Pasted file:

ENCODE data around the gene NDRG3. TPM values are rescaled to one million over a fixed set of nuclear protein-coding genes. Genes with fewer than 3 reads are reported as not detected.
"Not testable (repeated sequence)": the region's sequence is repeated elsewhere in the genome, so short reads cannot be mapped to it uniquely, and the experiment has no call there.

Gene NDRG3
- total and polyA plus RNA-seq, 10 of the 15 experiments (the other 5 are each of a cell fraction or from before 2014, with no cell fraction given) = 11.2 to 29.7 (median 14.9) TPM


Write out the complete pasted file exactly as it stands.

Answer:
ENCODE data around the gene NDRG3. TPM values are rescaled to one million over a fixed set of nuclear protein-coding genes. Genes with fewer than 3 reads are reported as not detected.
"Not testable (repeated sequence)": the region's sequence is repeated elsewhere in the genome, so short reads cannot be mapped to it uniquely, and the experiment has no call there.

Gene NDRG3
- total and polyA plus RNA-seq, 10 of the 15 experiments (the other 5 are each of a cell fraction or from before 2014, with no cell fraction given) = 11.2 to 29.7 (median 14.9) TPM